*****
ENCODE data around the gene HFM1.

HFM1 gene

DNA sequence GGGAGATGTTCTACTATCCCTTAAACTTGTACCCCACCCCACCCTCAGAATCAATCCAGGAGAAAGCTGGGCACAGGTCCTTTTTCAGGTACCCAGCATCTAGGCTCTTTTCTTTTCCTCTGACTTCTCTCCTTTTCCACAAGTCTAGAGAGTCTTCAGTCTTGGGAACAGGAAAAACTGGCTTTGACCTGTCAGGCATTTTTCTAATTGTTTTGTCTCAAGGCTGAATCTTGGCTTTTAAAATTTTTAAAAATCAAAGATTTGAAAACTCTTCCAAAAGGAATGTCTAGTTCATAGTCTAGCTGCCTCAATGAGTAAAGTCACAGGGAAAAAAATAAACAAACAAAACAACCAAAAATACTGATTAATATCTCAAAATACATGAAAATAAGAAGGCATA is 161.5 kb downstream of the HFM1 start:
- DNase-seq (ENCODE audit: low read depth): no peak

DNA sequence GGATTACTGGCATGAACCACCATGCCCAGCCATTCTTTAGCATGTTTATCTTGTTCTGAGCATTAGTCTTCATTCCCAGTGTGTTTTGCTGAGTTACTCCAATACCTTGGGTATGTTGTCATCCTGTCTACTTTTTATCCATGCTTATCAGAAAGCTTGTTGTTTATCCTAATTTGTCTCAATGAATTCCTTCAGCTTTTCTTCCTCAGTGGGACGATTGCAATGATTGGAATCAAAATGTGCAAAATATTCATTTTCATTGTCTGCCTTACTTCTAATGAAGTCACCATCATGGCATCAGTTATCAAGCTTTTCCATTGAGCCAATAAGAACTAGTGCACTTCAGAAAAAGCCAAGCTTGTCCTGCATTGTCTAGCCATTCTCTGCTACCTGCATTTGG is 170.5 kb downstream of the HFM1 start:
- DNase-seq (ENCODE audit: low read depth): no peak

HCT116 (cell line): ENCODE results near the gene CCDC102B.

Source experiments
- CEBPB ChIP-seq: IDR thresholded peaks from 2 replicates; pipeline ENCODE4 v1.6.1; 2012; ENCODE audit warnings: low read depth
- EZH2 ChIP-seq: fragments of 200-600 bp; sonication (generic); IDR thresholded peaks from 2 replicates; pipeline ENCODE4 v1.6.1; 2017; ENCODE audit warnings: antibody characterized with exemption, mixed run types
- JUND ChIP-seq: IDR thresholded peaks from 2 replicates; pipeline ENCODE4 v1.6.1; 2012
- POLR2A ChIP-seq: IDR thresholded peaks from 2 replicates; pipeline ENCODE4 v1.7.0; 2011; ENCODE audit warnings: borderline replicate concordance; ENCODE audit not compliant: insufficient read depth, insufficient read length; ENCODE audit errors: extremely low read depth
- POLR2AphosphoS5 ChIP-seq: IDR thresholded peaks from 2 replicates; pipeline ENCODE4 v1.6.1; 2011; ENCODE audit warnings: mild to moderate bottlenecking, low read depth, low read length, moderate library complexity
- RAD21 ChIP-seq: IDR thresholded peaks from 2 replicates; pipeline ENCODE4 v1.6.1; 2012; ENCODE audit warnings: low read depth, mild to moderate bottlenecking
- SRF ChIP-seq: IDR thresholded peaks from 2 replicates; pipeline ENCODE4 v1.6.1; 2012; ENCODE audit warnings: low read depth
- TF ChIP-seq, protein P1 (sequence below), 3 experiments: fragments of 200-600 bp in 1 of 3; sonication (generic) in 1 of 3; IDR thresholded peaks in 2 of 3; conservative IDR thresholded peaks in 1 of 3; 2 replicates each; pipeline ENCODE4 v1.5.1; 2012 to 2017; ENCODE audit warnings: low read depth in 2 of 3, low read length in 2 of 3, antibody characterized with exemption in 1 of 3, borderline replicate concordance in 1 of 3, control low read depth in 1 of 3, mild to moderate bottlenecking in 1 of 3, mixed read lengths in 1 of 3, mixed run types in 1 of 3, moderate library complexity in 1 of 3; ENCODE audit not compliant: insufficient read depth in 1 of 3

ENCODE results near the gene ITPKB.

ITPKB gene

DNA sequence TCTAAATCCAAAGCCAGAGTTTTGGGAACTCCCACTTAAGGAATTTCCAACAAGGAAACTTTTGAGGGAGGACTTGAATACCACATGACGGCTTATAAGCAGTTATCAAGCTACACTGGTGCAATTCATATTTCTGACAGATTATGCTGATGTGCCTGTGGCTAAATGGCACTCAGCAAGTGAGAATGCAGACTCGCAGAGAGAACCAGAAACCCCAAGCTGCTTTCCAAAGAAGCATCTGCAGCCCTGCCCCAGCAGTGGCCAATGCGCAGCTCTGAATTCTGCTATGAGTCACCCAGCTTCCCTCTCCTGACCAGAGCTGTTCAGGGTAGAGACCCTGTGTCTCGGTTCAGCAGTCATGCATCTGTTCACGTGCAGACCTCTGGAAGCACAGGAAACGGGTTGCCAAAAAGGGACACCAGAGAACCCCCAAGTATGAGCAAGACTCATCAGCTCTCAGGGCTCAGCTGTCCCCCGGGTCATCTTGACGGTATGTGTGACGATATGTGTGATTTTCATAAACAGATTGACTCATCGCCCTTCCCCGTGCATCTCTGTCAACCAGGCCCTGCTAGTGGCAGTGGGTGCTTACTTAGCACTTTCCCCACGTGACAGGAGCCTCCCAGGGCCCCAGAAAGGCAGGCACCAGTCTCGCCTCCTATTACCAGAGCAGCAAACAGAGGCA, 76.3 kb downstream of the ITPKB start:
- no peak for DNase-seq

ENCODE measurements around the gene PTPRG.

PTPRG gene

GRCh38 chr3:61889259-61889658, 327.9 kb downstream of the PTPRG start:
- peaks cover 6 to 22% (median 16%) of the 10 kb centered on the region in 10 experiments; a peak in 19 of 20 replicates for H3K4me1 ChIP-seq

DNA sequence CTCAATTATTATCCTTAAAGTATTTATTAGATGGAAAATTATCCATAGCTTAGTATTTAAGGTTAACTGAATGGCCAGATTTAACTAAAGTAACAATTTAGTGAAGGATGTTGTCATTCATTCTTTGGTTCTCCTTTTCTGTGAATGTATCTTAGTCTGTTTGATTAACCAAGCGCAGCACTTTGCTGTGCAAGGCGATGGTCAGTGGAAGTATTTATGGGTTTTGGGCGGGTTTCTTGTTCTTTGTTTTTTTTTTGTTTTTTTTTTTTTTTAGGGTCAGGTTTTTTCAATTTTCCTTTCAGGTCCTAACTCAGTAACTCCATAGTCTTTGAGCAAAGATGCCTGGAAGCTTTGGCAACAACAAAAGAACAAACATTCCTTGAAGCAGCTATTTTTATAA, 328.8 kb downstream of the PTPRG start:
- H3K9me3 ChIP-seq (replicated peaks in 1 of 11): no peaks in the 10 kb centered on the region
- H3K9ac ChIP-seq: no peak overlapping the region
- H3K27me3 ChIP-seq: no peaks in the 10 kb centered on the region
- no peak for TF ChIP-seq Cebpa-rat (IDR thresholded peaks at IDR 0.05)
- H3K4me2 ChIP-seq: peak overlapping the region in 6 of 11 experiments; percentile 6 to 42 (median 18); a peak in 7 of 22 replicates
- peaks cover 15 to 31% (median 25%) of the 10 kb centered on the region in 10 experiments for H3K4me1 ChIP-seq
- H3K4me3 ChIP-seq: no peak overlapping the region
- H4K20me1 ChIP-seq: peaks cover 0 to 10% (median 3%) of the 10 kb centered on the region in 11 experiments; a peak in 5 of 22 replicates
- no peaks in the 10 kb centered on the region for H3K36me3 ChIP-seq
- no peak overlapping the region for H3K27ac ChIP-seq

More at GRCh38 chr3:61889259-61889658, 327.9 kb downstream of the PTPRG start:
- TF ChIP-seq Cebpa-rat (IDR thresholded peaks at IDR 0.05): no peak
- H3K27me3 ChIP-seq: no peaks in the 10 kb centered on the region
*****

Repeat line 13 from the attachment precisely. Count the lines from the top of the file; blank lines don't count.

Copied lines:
- POLR2AphosphoS5 ChIP-seq: IDR thresholded peaks from 2 replicates; pipeline ENCODE4 v1.6.1; 2011; ENCODE audit warnings: mild to moderate bottlenecking, low read depth, low read length, moderate library complexity